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The Ultimate Guide to Christmas Specials

Christmas TV specials, limited series and movies are bigger than ever these days from now until the New Year, you’ll be able to find some festive yule-tide programming every night of the week. From the traditional viewing of It’s a Wonderful Life, the different versions of How the Grinch Stole Christmas, to baking shows and live music specials, we’ve got them all listed on the new Christmas TV Specials page. (Since not all of the networks list their specials early, this list will be updated throughout the coming weeks, so check back often for new additions!)

'Instant Family' Will Pull Your Heartstrings in a Good Way

Review of "Instant Family"
Rose Byrne, Mark Wahlberg and Margo Martindale in "Instant Family" (Paramount Pictures)

MOVIE REVIEW
What started as an older man’s joke about wanting to adopt a five-year-old instead of starting from scratch, Instant Family was inspired by writer and director Sean Anders’ real-life family. Pete (Mark Wahlberg) “accidentally” makes the joke to his wife Ellie (Rose Byrne) not wanting to be become that “old dad” everyone knows and before you know it, the two are traveling down to road toward foster care adoptions. After numerous classes taught by two caseworkers (Octavia Spencer and Tig Notaro), the two meet three kids at a “foster fair” gathering. Lizzy (Isabela Moner) is the 15-year-old older sister who has protectively looked after her younger siblings Juan (Gustavo Quiroz) and Lita (Julianna Gamiz) while their mother has been incarcerated. She’s a tough cookie with trust issues. Juan is both accident prone and highly sensitive and Lita is super sweet as long as she gets to eat potato chips at every meal. Almost overnight they become an “instant family” and everything goes smoothly. They tell their foster family support group that they feel like they got lucky and got three really great kids. Then reality sets it. Lizzy starts to test her authority figures, Lita proves how loud she can scream when she doesn’t get her way and Juan is just an emotional mess. However, Pete and Ellie, who flip houses for a living, are in it for the long haul.

Review of "Instant Family"
Tig Notaro and Olivia Spencer (Paramount)
Instant Family offers a mixed bag of emotions to go along with the film. It not only promotes the good in foster care adoptions but also bluntly shares its challenges too. Just about every school of thought on the subject is discussed throughout the two-hour-long film from disapproving relatives to thoughts concerning “white people” adopting “children of color.” And what about the kids birth mother? What if she gets out of prison? Then what?

Sure, some scenes are a bit corny and others are a bit extreme. Some audience members will think that certain situations featured in the film are unrealistic, but they are probably not parents. Parents know better because they’ve been there. Instant Family offers some uncomfortable scenes where the parents say things that “good” parents are never supposed to say. Those scenes can be a bit painful to watch as they aren’t that far off the mark of what all parents say sometimes about their own children. Frankly, some scenes are sugar-coated while others bare all.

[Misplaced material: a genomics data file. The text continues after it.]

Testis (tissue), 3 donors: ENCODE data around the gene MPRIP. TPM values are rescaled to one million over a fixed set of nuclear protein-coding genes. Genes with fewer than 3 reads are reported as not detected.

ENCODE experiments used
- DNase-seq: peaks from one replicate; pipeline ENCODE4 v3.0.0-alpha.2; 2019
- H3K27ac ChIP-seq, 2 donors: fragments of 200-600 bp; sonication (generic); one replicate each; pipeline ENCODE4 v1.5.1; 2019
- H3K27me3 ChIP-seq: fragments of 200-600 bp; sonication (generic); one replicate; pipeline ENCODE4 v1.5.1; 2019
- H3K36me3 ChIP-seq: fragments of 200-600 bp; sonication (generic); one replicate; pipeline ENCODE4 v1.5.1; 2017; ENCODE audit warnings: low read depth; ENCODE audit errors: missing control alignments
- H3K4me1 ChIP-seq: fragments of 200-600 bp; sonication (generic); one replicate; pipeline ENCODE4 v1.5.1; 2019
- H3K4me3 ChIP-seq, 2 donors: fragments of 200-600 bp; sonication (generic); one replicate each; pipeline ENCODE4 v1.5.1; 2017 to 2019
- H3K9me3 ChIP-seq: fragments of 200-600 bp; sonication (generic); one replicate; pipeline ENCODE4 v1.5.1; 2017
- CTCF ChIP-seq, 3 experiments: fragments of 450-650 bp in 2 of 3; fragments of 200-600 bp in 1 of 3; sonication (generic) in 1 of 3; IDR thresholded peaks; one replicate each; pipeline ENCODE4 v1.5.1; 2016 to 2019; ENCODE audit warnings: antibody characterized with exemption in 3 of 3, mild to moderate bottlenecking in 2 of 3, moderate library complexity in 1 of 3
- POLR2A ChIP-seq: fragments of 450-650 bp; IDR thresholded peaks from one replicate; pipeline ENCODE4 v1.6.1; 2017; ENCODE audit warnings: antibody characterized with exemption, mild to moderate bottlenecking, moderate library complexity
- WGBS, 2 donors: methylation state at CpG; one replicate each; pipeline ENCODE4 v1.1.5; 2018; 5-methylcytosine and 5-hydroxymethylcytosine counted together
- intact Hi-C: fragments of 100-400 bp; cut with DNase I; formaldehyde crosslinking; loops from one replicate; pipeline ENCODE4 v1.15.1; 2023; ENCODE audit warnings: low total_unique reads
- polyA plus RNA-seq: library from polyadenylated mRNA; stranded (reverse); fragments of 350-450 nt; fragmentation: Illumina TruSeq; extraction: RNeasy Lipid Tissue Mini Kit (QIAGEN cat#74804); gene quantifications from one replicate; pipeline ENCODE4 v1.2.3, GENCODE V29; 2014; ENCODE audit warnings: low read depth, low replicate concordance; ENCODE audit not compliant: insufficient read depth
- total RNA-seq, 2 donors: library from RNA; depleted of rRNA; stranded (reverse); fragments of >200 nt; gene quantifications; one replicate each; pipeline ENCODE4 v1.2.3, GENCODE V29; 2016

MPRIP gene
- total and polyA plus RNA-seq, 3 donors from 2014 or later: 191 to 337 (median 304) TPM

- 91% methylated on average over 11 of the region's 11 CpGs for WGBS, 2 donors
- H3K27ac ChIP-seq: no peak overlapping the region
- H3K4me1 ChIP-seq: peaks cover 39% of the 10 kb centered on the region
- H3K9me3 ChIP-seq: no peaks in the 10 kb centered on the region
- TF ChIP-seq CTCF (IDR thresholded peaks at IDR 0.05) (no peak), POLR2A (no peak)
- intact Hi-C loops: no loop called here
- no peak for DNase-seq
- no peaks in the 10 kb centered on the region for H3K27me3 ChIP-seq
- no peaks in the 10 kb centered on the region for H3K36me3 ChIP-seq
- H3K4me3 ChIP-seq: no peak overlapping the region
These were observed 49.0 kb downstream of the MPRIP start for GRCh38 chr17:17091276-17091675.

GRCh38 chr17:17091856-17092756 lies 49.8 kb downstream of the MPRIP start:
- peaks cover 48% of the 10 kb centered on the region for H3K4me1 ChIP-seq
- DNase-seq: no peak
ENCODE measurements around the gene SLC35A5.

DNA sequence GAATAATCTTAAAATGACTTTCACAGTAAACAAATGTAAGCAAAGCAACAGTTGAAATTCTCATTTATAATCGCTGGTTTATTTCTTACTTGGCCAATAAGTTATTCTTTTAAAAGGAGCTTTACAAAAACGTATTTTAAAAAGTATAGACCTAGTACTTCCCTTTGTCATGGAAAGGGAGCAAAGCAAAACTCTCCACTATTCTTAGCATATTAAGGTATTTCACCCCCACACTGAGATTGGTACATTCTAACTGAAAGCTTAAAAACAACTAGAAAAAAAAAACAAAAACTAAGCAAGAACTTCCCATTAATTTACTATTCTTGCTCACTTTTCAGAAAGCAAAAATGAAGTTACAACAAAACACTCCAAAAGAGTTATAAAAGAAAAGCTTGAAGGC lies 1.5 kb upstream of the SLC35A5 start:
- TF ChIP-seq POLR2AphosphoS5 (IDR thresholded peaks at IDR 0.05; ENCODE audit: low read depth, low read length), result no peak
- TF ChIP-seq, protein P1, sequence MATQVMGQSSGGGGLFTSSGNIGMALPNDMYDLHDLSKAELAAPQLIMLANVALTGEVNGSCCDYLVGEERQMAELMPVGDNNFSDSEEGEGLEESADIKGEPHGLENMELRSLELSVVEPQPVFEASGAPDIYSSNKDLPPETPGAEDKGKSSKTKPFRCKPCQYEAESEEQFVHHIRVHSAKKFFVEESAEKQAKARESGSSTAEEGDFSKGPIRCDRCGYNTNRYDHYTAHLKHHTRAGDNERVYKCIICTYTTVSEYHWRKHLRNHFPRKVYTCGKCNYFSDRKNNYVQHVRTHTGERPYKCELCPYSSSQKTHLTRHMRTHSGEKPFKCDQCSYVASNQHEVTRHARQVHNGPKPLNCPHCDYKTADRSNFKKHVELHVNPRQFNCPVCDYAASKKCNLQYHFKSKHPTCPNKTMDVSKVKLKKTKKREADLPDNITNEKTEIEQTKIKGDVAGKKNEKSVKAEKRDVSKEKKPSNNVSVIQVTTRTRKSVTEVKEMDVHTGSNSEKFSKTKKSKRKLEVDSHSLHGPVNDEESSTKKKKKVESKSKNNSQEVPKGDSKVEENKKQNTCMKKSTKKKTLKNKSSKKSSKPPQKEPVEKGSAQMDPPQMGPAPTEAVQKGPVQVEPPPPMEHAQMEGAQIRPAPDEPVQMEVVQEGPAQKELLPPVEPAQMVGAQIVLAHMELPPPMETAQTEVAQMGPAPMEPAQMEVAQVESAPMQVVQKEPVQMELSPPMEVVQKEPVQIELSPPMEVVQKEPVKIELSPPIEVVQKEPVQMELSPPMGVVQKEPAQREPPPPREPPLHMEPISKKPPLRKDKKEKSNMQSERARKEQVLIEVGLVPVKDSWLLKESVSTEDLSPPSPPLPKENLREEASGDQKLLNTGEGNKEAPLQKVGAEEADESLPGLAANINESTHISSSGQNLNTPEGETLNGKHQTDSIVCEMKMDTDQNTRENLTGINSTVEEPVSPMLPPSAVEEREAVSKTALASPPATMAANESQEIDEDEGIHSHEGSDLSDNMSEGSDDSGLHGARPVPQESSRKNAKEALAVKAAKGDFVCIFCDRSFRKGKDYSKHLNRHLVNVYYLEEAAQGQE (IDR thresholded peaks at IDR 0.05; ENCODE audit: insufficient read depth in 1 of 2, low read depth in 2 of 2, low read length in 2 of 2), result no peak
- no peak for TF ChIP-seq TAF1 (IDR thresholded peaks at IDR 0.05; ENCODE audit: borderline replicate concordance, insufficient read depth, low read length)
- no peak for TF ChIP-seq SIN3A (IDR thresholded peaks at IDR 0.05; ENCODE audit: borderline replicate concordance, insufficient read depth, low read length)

Review of "Instant Family"
Julie Hagerty (Paramount)
Spencer and Notaro are excellent together as Karen and Sharon the case workers who support Pete and Ellie all along the way. Margo Martindale plays Pete’s mom who wants to be super-grandma to the kids that she’s never even met which contrasts with Ellie’s mother played by Julie Hagerty who lets the kids draw all over her face with permanent markers. She then tries to have a serious conversation with her daughter looking like that. Both are inspired choices. Also worth noting is Joan Cusack’s brief scene as Mrs. Howard, an eavesdropping neighbor lady. It’s a fun choice.

Review of "Instant Family"
Mark Wahlberg, Rose Byrne, Isabella Moner
Julianna Gamiz and Gustavo Quiroz
(Paramount)
At times Instant Family serves as a public service announcement for foster care adoptions with its facts and figures, success rates etc., but thankfully, the message doesn’t merge into “afterschool TV special” terrorist or a “The More You Know” segment. Pete and Ellie (although a bit high-strung) are portrayed as realistic and mature parents. (They pray over dinner twice and only break into their liquor cabinet once throughout the whole movie!)

Though this is a movie with a positive view of families, I wouldn’t consider it a movie that you would bring your family to. There is quite a bit of coarse language and some of the subject matter could be disturbing to younger children not to mention understanding many of the jokes.


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